I’ve been resisting that strong desire for a Price Albert since 97′ in hopes that someday I’ll still get the chance to sleep my way to the top or somehow advance my non-sexual career with a stellar sexual performance. With such ambition, I have the sense not to get a prince albert. You’ve gotta be practical with your grooming/body-art choices people.

Posted by: toby at June 27, 2007 at 10:21 am

Toby didn’t know what a prince albert was so I googled it.
two words.
ewwww gross.

Posted by: PAUL at June 27, 2007 at 10:40 am

Great thing about America. You have the right to get tattoos all over your body. Employers have the right not to hire you. Two way street.

Posted by: Brennan at June 27, 2007 at 12:26 pm

Paul, if you really want to see gross look up ’shrimping’ in the urban dictionary and spend a couple hours looking around at stuff.
People, they do the craziest things. Makes the world great. Employers, with few exceptions, can hire and fire based on what they find professional. Makes the world great.

Posted by: Toby at June 27, 2007 at 12:57 pm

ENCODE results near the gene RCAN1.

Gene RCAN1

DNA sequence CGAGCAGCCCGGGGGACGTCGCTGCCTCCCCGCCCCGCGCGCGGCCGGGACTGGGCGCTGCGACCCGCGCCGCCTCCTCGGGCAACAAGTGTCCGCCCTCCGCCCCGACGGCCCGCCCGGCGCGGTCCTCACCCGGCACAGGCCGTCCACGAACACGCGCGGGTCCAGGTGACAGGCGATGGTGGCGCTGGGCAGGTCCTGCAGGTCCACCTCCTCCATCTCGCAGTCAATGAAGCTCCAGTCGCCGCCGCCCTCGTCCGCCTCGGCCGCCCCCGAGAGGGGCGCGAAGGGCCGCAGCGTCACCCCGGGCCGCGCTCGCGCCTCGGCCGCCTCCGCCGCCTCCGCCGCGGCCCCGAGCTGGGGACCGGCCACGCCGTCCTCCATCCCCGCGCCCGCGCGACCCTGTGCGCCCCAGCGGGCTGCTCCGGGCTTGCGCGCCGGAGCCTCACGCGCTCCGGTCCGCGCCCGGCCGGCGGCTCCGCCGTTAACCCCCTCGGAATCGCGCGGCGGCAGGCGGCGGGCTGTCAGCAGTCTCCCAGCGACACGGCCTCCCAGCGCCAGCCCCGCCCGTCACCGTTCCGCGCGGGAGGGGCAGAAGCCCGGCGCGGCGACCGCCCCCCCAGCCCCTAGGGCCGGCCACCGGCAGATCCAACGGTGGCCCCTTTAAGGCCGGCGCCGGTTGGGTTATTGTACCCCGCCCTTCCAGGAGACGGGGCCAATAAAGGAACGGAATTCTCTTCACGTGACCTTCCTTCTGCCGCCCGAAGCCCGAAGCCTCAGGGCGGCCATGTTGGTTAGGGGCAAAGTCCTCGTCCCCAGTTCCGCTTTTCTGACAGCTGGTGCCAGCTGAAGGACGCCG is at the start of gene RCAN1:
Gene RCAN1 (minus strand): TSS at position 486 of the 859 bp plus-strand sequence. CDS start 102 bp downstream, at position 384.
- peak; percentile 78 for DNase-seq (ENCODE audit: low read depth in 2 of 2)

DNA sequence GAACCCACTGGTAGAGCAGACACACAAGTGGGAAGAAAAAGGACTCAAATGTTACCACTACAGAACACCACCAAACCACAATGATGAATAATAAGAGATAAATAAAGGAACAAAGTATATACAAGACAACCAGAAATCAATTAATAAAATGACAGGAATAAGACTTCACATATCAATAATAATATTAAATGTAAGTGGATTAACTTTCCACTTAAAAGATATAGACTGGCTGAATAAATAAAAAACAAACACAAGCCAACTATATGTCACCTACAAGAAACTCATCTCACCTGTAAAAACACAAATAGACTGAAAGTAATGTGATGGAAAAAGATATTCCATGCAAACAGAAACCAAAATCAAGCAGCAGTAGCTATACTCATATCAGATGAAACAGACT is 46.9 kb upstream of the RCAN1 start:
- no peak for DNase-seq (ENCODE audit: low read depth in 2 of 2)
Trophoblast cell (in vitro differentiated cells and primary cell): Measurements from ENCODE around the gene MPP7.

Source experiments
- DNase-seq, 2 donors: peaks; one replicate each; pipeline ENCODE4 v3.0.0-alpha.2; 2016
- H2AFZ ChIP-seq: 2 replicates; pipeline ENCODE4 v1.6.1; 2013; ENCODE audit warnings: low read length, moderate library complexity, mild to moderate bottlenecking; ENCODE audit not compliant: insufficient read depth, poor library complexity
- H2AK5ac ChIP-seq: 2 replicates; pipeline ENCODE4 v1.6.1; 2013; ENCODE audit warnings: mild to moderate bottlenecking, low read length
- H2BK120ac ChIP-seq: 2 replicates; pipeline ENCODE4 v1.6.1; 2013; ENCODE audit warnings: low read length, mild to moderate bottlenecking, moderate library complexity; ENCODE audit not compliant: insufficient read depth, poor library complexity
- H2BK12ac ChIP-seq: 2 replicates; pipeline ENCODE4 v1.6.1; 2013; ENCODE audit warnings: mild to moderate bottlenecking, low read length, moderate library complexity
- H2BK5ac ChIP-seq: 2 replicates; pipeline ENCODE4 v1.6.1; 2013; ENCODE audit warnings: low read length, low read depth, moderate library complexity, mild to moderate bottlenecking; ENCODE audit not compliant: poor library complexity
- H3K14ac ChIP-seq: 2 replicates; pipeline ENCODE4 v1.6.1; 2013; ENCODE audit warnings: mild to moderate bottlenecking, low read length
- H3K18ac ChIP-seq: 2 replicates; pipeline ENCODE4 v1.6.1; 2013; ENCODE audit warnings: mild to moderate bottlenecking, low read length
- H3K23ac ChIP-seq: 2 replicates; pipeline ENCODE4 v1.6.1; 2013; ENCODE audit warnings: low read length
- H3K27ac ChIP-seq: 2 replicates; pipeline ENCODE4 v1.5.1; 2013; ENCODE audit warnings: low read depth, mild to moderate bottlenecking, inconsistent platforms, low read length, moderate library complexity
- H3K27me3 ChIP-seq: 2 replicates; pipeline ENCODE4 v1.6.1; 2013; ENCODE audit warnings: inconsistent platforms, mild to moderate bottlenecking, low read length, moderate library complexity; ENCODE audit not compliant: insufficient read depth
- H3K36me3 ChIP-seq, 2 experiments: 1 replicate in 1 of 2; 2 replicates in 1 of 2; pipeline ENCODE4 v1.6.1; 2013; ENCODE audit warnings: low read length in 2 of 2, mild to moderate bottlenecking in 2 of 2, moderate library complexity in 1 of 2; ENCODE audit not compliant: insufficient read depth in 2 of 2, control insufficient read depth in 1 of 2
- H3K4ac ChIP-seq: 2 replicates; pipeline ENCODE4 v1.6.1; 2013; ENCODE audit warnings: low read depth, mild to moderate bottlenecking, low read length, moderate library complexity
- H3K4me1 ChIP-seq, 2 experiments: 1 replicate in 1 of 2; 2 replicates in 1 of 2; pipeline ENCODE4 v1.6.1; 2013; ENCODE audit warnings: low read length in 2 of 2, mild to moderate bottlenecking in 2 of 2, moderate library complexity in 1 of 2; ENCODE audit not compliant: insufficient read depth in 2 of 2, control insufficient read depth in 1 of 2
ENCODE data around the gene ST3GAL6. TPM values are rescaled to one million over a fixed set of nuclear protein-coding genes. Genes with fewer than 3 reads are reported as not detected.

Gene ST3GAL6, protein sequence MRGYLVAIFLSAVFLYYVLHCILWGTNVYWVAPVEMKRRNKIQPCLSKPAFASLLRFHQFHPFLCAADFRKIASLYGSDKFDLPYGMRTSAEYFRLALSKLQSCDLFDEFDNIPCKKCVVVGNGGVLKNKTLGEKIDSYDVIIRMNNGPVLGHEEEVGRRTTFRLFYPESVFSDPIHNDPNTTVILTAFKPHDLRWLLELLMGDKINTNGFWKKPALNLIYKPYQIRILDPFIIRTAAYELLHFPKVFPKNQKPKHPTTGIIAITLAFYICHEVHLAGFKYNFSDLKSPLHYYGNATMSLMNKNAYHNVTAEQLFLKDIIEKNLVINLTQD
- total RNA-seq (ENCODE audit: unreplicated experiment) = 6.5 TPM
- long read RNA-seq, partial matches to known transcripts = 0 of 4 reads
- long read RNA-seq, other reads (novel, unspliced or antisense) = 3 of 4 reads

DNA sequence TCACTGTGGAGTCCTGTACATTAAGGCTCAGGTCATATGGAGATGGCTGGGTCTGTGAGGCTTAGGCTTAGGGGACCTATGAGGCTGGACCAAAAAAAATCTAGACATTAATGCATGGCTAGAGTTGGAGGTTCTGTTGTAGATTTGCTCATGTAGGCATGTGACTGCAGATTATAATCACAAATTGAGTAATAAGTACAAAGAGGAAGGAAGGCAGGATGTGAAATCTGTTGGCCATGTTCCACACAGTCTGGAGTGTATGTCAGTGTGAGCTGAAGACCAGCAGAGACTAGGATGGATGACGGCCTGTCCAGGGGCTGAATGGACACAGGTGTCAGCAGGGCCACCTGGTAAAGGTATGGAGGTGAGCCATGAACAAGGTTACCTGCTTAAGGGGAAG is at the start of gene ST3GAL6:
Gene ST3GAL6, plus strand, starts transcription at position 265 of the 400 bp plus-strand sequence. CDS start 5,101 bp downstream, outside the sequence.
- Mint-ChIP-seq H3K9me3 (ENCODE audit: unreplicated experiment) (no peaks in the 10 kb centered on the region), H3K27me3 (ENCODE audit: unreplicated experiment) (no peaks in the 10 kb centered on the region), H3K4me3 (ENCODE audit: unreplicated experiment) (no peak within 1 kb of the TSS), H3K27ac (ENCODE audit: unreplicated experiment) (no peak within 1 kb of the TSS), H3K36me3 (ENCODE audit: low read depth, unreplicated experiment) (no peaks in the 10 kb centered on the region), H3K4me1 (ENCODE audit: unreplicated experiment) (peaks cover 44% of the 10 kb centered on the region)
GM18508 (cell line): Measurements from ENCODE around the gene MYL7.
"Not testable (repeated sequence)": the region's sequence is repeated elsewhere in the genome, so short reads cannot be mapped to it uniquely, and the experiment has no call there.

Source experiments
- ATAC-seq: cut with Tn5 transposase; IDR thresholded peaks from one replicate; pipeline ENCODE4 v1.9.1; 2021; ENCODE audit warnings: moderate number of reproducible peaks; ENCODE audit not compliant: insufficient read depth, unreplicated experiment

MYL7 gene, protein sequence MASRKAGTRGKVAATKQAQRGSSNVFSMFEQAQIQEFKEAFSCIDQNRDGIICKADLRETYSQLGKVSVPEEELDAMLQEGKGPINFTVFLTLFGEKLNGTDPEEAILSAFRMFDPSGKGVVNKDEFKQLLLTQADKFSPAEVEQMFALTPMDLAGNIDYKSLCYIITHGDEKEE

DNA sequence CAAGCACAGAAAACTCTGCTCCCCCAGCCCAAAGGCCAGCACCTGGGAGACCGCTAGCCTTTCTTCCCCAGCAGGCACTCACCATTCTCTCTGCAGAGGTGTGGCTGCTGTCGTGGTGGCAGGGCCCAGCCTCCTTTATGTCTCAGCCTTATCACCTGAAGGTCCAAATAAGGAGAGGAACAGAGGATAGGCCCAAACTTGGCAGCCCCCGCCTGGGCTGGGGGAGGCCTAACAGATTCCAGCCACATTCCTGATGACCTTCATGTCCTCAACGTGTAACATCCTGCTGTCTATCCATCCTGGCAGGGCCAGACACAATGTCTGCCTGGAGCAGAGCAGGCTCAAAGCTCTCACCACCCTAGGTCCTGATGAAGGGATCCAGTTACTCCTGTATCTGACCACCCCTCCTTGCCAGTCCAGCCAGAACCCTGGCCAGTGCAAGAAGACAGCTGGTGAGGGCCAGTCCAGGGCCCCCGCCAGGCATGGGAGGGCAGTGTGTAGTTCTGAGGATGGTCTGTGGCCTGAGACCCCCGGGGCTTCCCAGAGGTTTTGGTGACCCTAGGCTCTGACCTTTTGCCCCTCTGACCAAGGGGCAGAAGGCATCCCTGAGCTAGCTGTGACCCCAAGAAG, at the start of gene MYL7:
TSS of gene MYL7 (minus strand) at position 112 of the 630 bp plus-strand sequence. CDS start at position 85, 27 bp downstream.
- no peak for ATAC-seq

“with few exceptions”
I know that that is the case… but I’d be interested to see if people agree with the exceptions (protected classes).
Just putting it out there:
This guy chose to get tattoos… didn’t have to. But an employer can tell him that while he has the tattoos, they don’t want him as an employer.
What about a guy who chooses to engage in homosexuality? (not “chooses” to be gay… as I don’t wanna waste time in a made/choice debate… but actually doing homosexual stuff is a choice. Same with straights. I’m straight but acts of sex are still choice.)
What about someone who chooses to belong to a specific religion?
Does the employers “right” to choose who to hire have to be justified based on how the employer feels it will impact job performance?
(eg: is there any burden on the employer to draw a connection from the tattoos to how it will affect sales, etc?) Or is it solely the employers choice to make and nobody can second guess him?
And if it is solely the employer’s choice to make at whim – why can’t he also arbitrarily decide not to hire someone who chooses to do homosexual stuff or chooses to prqactice a specific religion?

Posted by: E2 at June 27, 2007 at 1:11 pm

I would submit that religion is a no-go as a deciding factor due to the 1st Amendment. However, the employer has a right to limit your ability to witness / proselytize on company time _provided they do this equally_.